Marginal Note

Poem By James Phillip McAuley

A ray of light, to an oblique observer,
Remains invisible in pure dry air;
But shone into a turbid element
It throws distracting side-gleams everywhere

And is diminished by what takes the eye.
So poetry that moves by chance collision
Scatters its brightness at each random mote
And mars the lucid order of its vision.

The purest meditation will appear
Faint or invisible to those who glance
Obliquely at its unreflected beam;

Comments about Marginal Note

This reminds me of a chapter in the Tao Te Ching. That which is deepest and most subtle is barely noticed, except by those who value the greatest things. This poem is excellent: there's concision, depth, and good flow. It is beautifully understated and meditative.


Rating Card

2,6 out of 5
61 total ratings

Other poems of MCAULEY

Durer: Innsbruck, 1495

I had often, cowled in the slumbrous heavy air,
Closed my inanimate lids to find it real,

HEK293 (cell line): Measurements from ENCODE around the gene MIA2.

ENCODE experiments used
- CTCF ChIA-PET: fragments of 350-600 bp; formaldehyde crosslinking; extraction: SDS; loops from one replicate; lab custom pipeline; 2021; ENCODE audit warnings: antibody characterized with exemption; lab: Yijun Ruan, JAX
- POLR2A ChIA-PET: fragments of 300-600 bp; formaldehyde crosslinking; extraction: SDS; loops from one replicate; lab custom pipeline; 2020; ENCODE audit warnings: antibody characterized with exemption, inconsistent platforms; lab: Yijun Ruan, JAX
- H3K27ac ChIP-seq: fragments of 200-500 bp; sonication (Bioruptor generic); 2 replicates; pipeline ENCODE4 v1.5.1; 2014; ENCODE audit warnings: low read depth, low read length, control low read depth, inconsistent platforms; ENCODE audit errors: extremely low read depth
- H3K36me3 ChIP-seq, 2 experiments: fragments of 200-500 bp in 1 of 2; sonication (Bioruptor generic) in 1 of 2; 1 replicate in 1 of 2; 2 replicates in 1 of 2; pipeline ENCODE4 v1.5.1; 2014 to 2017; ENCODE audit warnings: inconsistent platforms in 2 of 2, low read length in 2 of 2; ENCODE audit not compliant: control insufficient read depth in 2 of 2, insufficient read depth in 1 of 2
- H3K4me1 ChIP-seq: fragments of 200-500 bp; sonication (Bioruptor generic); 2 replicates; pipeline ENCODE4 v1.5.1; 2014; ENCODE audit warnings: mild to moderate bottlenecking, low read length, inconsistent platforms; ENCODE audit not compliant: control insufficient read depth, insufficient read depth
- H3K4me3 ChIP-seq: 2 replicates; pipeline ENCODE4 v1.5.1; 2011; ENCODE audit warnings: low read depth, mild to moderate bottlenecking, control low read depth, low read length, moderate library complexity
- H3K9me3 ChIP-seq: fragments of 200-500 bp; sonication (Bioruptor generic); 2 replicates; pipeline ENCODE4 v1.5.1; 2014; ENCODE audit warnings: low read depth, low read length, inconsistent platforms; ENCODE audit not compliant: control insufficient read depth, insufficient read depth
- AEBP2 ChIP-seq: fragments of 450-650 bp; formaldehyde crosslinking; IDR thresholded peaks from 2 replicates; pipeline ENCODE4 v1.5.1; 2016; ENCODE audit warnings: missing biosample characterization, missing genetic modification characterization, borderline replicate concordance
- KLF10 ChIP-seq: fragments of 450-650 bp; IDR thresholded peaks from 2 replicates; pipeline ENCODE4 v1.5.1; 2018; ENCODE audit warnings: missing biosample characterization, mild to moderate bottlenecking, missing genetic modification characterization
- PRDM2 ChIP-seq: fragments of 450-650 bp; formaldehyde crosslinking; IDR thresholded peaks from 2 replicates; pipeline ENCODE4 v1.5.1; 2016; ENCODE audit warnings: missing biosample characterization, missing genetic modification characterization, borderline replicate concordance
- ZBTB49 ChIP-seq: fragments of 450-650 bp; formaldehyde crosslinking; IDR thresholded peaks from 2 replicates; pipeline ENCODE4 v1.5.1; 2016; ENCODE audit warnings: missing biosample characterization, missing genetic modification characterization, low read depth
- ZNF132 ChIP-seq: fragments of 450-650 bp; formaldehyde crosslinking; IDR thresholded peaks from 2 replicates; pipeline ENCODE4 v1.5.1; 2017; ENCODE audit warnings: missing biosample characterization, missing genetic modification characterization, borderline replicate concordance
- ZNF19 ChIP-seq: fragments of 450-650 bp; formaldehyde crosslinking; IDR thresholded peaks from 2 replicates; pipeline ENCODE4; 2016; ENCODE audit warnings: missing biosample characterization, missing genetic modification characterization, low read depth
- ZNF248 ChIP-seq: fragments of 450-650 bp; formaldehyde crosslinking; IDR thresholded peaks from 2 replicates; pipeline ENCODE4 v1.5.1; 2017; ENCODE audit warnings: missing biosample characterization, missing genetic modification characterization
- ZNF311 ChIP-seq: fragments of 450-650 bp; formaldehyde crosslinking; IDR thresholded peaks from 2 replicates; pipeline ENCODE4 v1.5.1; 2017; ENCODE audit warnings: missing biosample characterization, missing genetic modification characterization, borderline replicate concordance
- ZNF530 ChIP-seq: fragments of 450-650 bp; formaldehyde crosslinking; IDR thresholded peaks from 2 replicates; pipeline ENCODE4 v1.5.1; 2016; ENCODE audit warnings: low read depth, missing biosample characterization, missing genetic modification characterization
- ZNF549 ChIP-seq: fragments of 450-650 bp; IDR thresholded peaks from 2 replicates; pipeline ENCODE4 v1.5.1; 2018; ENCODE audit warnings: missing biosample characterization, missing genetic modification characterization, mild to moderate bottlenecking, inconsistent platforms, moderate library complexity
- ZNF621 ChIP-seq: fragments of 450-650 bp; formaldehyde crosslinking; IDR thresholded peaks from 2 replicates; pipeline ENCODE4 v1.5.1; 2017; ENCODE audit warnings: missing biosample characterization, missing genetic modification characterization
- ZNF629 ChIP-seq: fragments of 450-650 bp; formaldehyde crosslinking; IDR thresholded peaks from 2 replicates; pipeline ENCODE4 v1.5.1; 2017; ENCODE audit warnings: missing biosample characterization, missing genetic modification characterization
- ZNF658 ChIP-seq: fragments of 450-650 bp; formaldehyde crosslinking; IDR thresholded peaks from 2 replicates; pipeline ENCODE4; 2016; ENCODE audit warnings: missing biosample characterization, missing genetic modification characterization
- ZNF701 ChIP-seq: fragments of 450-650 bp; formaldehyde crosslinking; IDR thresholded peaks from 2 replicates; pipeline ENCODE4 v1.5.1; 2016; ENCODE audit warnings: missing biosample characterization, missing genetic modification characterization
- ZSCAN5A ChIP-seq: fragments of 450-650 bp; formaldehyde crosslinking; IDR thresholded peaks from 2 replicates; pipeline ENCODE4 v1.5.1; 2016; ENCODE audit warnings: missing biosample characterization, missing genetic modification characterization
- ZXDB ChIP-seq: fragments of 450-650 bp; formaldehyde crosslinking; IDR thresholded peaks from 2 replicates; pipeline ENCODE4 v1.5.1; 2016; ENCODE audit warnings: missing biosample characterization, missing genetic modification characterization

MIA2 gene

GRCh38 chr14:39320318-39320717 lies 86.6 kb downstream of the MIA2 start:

As I knew it would be, the colourful spires

Winter Morning

Spring stars glitter in the freezing sky,
Trees on watch are armoured with frost.
In the dark tarn of a mirror a face appears.

Magpie

The magpie's mood is never surly
every morning, wakening early,
he gargles music in his throat,

Iris

Not how you would be thought of, your color
Being grey, silky, like a second skin, your hair
Flecked with it. Now, hearing your way of saying
Iridescent while I read your poem, three years

Meanwhile, In Another Part Of The War

On the street of the concrete refugee tenements
That have collapsed into the smoking holes
The Israeli rockets blew open at dawn’s early light,
The sundered limbs and torsos of a Jenin family